Game to Grow has continued its pilot program bringing RPG groups to hospitalized youth, and we continue to receive powerful feedback about the impact of our program. This feedback came from youth at the Methodist Children’s Hospital in San Antonio, TX.
We’ve been regularly teleconferencing in with groups of hospitalized youth, each of whom joins the group from their hospital bed using in iPad. After every session we ask for feedback to make sure our groups have an impact and to see how we can improve our program. Below are some recent feedback we’ve received.
Some of the feedback points out specific memorable moments. This player remembered some very silly interactions between their fellow players.
I really enjoyed when I was saved by my comrade.
It was funny when someone made a theme song for Grognak.
This player appreciated how playing the lively Critical Core story helped lift their spirits.
One thing someone else did that I really enjoyed was when Adam (Clang) used a different voice when his character was talking. It really made the story come to life.
A highlight I’ll take away is when I realized that no matter how tough things may get, a smile, a true, genuine smile, can lift your spirits.
This player spoke about how rare it was to leave their room, and how special it was to be able to connect with other kids.
I thought that the event was fun because we don’t get to leave our rooms often.
Yes I would [play again] because being able to talk with other kids is fun.
This player enjoyed the ability to connect with other kids and experience the vivid storytelling. They’ll continue to be an RPG player!
Overall, I thought the event was very enjoyable. I’ve always thought D&D was a bit awkward, (especially in the beginning) however the Game Master kept it lively. I do not feel as though I was in a Zoom meeting, I could vividly picture the game with all the details provided.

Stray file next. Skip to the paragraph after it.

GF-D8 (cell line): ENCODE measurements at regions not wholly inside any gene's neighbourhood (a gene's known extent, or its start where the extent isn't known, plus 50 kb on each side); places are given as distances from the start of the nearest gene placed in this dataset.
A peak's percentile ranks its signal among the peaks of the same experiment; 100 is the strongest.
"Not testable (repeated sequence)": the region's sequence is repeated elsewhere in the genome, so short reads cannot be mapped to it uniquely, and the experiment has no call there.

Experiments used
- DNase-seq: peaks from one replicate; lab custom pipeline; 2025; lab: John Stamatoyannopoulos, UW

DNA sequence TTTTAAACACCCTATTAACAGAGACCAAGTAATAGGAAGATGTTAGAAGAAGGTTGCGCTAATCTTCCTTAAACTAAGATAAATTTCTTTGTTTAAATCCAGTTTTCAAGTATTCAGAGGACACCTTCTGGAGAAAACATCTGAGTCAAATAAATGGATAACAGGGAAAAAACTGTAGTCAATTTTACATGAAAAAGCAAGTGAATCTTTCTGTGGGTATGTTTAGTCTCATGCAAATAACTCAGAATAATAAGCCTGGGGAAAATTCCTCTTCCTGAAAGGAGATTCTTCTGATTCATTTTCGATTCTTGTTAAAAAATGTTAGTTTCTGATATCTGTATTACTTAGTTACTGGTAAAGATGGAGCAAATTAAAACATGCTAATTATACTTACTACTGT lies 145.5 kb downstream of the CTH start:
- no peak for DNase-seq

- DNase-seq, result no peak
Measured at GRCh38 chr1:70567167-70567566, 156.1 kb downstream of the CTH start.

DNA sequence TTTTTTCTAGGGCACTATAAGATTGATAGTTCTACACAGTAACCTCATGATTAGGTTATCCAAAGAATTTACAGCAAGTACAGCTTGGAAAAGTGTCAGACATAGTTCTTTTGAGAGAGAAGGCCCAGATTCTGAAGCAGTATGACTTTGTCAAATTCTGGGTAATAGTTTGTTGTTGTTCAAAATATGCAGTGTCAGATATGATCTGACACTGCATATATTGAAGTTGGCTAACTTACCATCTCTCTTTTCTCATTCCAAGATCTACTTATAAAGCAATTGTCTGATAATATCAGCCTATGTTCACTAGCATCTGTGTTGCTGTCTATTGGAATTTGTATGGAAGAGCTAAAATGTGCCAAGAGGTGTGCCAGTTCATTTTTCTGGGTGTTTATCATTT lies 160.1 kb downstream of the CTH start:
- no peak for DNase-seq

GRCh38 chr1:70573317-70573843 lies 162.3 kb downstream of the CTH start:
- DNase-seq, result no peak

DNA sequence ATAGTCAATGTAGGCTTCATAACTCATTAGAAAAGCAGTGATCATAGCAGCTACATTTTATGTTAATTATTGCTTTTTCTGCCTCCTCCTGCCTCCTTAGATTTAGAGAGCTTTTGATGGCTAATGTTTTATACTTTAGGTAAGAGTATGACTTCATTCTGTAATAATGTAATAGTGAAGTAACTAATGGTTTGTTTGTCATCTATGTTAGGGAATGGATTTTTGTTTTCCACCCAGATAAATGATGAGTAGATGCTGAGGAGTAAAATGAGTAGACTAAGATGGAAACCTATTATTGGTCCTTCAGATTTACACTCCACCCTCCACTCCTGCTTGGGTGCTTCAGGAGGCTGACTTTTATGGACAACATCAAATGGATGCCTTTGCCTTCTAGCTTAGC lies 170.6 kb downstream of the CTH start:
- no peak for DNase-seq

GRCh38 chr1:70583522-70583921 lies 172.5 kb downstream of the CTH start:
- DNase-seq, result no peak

Honestly, I would love to play it again. I thoroughly enjoyed my time playing D&D, whilst interacting with others. I was glad to see some new faces, seeing as I can’t leave my room.
Not every player ends the session eager to play more RPGs. This player had a good time being silly with other kids, but doesn’t need any more RPGs. We appreciate their honesty!
I thought the event was cool cause we saw other kids in the hospital.
No [I would not play again], because it’s not my type of game but, it was a neat concept to see other kids.
Ultimately, the reason why we do this work is wrapped up in this one particular piece of feedback:
I really like the idea of seeing other kids in their situation. It makes me feel less alone.
We do this work in hospitals because we want to bring these moments of authentic social play to youth who in many cases have been stuck in their hospital rooms for long periods of time. They have visitation limits. Many miss their friends and loved ones who aren’t able to visit them and give them the sense of companionship and camaraderie that they they need. When we play together, we help them escape, even briefly, their hospital rooms and allow them to inhabit the story of a hero. They join together with other kids for a moment of revelry and take back with them the moments of shared laughter and triumph. Some players have even connected after the game ended to share art they’d created based on the story they played together.
This program is brand new, and we see the power it has. We’re working to expand this program so even more hospitalized youth can experience the joys of a well-played game with new friends.
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